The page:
Project Summary

This research project is in progress. PCORI will post the research findings on this page within 90 days after the results are final.

What is the research about?

Having multiple chronic, or long-term, health problems can make it more likely that patients who’ve had an infection, such as pneumonia, return to the hospital after a hospital stay. Monitoring patients at home after they leave the hospital may keep them from having to return. Many hospitals monitor patients by phone. A nurse calls patients two days after they leave the hospital to answer questions and check on medicines and follow-up care. But for patients with multiple chronic conditions, monitoring by phone may not be enough.

In this study, the research team is comparing different combinations of approaches to monitor patients at home. The team wants to learn which approaches keep patients from returning to the hospital:

  • Phone calls versus remote patient monitoring, or RPM. In RPM, patients give updates on worsening infection symptoms on a device, such as a tablet or phone. Doctors and nurses receive these data electronically so they can see how patients are doing at home over time.
  • RPM by a standard team versus an enhanced team. A standard team includes a nurse and the patient’s doctor. An enhanced team includes doctors, nurses, and healthcare specialists.
  • RPM with low versus high support. With low support, patients give updates on the infection only. With high support, patients give updates on the infection plus their chronic conditions.

Who can this research help?

Results may help hospital administrators when considering ways to monitor patients with multiple chronic conditions after a hospital stay.

What is the research team doing?

The research team is enrolling 1,668 patients from 18 hospitals in Pennsylvania. Patients are at medium or high risk of returning to the hospital with an infection or symptom related to a chronic condition. The team is assigning patients by chance to one of five groups.

In group 1, patients receive monitoring phone calls from a nurse.

The other four groups use RPM.

In group 2, patients receive low support monitoring from a standard team.

In group 3, patients receive low support monitoring from an enhanced team.

In group 4, patients receive high support monitoring from a standard team.

In group 5, patients receive high support monitoring from an enhanced team.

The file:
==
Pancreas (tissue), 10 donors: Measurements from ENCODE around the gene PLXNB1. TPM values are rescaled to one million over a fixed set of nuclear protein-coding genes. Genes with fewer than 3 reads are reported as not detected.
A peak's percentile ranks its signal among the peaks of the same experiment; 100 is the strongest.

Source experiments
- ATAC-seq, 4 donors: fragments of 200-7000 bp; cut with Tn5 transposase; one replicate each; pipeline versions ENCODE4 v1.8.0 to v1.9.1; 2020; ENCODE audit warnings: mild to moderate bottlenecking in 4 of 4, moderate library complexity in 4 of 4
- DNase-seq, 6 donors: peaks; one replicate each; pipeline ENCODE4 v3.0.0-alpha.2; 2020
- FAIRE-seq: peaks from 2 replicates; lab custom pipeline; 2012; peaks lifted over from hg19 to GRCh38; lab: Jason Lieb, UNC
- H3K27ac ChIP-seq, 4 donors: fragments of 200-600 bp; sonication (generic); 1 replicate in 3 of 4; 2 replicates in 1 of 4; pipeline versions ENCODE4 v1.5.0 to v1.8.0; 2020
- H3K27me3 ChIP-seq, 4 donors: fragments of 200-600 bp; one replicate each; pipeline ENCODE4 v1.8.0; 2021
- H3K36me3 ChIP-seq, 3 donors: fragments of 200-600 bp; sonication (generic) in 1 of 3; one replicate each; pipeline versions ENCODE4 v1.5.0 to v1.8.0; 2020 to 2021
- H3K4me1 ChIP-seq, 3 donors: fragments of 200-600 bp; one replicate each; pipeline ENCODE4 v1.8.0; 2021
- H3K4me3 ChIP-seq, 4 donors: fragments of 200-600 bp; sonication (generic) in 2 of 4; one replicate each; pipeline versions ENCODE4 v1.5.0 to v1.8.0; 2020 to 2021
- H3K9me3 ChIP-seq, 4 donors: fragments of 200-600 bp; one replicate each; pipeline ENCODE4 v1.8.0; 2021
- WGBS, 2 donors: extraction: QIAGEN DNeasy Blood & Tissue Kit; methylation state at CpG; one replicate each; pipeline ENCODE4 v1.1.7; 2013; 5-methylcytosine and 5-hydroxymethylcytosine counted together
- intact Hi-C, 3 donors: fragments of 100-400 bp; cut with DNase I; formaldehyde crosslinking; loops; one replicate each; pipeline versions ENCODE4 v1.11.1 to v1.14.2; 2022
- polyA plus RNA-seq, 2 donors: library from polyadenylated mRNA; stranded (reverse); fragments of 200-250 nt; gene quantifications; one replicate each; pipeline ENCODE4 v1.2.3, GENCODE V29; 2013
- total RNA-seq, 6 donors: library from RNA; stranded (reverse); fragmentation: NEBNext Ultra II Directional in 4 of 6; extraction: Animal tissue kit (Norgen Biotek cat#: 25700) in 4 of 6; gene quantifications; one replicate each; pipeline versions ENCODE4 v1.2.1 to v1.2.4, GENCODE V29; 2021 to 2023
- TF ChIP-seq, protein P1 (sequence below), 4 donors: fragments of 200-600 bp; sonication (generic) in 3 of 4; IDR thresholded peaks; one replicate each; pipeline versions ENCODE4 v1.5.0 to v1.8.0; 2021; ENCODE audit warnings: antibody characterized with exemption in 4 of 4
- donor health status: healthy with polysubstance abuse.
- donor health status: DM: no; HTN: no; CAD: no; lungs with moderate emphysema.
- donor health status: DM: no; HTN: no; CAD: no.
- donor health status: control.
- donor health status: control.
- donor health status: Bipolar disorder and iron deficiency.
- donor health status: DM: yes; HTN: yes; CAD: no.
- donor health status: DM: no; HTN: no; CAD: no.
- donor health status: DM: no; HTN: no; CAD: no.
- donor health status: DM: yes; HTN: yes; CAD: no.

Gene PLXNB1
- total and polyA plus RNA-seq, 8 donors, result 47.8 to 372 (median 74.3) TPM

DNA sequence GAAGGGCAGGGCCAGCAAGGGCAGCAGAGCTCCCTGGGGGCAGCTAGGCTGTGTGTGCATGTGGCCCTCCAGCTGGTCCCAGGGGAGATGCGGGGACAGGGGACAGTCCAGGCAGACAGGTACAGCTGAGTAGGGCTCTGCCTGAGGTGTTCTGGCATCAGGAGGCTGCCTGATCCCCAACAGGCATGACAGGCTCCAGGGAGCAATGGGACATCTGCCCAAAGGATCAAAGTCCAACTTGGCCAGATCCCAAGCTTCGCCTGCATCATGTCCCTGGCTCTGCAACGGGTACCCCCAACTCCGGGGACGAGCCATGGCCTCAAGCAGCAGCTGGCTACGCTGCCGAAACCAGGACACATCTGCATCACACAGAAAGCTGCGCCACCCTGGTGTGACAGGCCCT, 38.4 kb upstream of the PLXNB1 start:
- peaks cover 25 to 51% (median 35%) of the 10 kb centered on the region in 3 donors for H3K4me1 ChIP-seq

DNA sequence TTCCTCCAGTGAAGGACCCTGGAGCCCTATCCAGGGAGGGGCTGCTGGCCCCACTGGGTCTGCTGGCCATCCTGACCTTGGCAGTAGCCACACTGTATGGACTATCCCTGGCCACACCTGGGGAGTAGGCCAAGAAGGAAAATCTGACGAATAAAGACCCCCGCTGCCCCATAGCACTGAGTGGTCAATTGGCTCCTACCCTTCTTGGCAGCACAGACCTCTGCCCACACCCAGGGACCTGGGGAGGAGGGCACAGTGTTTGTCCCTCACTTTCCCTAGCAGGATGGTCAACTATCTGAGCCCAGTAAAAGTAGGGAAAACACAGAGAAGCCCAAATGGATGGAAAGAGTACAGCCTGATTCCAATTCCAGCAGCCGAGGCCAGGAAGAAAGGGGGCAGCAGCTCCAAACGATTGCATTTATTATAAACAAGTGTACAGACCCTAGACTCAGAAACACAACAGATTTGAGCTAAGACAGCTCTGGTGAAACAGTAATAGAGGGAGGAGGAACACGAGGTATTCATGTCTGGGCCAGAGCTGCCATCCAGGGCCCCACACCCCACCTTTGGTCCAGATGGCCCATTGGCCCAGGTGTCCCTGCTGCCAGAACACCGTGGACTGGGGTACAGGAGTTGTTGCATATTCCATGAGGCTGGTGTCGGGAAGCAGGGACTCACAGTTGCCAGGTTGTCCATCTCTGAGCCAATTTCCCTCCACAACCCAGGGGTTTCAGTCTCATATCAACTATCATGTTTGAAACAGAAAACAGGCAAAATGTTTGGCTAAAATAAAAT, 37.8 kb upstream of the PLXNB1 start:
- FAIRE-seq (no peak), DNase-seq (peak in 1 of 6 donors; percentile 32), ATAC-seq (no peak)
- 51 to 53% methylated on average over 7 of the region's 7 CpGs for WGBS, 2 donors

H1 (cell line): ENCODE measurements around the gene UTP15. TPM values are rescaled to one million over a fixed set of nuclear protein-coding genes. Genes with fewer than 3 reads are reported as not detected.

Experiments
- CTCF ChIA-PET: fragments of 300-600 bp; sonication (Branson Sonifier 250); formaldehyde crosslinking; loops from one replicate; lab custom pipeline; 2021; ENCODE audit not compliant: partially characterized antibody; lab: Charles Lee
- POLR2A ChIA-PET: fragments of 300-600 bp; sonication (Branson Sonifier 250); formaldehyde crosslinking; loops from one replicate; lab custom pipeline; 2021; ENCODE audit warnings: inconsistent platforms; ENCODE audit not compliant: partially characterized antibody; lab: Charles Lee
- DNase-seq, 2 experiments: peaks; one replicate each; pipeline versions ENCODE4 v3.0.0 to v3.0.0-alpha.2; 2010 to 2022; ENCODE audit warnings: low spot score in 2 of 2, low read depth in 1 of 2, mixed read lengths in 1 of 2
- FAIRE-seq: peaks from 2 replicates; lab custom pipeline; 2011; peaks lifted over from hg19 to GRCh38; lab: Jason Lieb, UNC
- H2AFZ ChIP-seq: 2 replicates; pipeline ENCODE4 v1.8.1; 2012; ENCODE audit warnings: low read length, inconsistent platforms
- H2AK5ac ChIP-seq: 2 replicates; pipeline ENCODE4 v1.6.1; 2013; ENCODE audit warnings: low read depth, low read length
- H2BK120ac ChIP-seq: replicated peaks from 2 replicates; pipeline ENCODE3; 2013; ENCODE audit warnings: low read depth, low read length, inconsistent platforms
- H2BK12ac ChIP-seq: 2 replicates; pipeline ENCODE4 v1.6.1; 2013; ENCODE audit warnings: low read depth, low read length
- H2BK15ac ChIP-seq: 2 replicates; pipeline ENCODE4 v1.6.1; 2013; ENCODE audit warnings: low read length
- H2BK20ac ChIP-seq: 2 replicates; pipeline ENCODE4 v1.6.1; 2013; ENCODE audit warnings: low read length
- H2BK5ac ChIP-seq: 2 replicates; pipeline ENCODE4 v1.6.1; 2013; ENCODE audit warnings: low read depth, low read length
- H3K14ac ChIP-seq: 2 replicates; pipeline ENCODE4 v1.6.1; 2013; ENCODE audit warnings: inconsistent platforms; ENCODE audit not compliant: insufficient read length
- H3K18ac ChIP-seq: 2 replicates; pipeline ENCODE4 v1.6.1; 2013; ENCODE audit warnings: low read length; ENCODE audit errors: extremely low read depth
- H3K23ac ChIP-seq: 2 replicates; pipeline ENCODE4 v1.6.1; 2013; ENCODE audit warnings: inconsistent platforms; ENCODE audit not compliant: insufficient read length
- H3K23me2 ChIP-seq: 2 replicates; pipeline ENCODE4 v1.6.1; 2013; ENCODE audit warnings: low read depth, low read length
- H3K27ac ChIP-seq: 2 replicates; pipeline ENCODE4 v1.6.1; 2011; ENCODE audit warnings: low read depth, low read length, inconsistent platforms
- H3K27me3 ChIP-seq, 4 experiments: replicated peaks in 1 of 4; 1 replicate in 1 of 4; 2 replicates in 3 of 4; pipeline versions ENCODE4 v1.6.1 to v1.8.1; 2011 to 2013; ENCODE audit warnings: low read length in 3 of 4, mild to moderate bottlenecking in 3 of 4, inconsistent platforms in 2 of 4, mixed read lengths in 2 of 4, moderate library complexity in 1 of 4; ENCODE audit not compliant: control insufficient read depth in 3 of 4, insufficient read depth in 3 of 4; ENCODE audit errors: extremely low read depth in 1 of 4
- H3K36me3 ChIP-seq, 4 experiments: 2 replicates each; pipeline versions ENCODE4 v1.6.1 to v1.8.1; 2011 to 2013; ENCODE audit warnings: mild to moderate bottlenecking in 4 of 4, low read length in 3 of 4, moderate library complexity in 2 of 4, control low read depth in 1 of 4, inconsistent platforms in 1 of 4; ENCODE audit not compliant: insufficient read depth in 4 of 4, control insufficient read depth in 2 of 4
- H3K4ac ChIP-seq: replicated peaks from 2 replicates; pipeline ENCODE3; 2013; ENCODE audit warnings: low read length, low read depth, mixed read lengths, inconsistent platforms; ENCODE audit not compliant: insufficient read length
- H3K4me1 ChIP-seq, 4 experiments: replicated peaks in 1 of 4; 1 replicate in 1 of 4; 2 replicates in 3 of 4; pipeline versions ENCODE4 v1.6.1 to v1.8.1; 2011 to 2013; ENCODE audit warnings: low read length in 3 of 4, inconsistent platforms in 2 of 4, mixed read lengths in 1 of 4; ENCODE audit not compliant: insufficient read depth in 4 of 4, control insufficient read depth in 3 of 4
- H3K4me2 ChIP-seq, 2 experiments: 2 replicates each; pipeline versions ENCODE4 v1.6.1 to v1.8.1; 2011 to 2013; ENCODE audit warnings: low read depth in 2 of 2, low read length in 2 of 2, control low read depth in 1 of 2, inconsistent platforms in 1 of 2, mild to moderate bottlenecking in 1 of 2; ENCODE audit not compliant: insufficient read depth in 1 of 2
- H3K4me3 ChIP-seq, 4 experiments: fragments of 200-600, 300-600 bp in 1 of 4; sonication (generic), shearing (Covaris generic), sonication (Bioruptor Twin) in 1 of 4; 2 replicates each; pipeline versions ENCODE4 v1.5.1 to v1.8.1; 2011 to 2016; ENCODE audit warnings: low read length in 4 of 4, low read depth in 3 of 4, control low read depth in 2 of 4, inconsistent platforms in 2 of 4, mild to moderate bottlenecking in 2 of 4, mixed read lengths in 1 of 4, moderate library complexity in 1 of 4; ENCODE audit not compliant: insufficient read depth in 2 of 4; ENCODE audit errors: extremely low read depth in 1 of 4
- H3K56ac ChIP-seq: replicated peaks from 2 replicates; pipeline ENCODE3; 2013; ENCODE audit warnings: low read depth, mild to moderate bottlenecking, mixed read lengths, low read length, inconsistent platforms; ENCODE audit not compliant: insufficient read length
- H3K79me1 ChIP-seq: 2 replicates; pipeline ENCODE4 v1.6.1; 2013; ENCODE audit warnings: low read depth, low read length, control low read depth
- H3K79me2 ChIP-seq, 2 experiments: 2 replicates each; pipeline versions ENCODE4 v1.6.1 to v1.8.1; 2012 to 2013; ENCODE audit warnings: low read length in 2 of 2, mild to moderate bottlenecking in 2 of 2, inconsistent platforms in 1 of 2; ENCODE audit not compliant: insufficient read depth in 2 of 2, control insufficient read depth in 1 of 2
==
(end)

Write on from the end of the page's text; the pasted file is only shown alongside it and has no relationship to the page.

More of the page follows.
The research team is following patients for three months after they leave the hospital to see if they return for any reason.

The research team is looking to see how well each approach to monitoring works for patients of different ages and genders, with different chronic conditions, and for those who live alone or with someone else.

Patients and members of community organizations are giving input on the study.

Design Elements Description
Design Randomized controlled trial
Population 1,668 adults at medium or high risk for readmission after a hospitalization for sepsis or pneumonia
  • Structured phone support
  • Standard team RPM for an infection
  • Enhanced team RPM for an infection
  • Standard team RPM for an infection and multiple chronic conditions
  • Enhanced team RPM for an infection and multiple chronic conditions
Outcomes Primary: number of days at home after hospital discharge
Timeframe 90-day follow-up for primary outcome

Project Information

Dr. Kalpana Char, MD*
Dr. Sachin Yende, MD, MS
UPMC Center for High-Value Health Care
Comparative Effectiveness of Readmission Reduction Interventions for Individuals with Sepsis or Pneumonia -- The ACCOMPLISH Study

Key Dates

January 2020
August 2024

Study Registration Information

*Namita S. Ahuja Yende, MD, MMM was the original principal investigator on this project.


Award Type
Health Conditions Health Conditions These are the broad terms we use to categorize our funded research studies; specific diseases or conditions are included within the appropriate larger category. Note: not all of our funded projects focus on a single disease or condition; some touch on multiple diseases or conditions, research methods, or broader health system interventions. Such projects won’t be listed by a primary disease/condition and so won’t appear if you use this filter tool to find them. View Glossary
Populations Populations PCORI is interested in research that seeks to better understand how different clinical and health system options work for different people. These populations are frequently studied in our portfolio or identified as being of interest by our stakeholders. View Glossary
Intervention Strategy Intervention Strategies PCORI funds comparative clinical effectiveness research (CER) studies that compare two or more options or approaches to health care, or that compare different ways of delivering or receiving care. View Glossary
State State The state where the project originates, or where the primary institution or organization is located. View Glossary
Last updated: October 18, 2023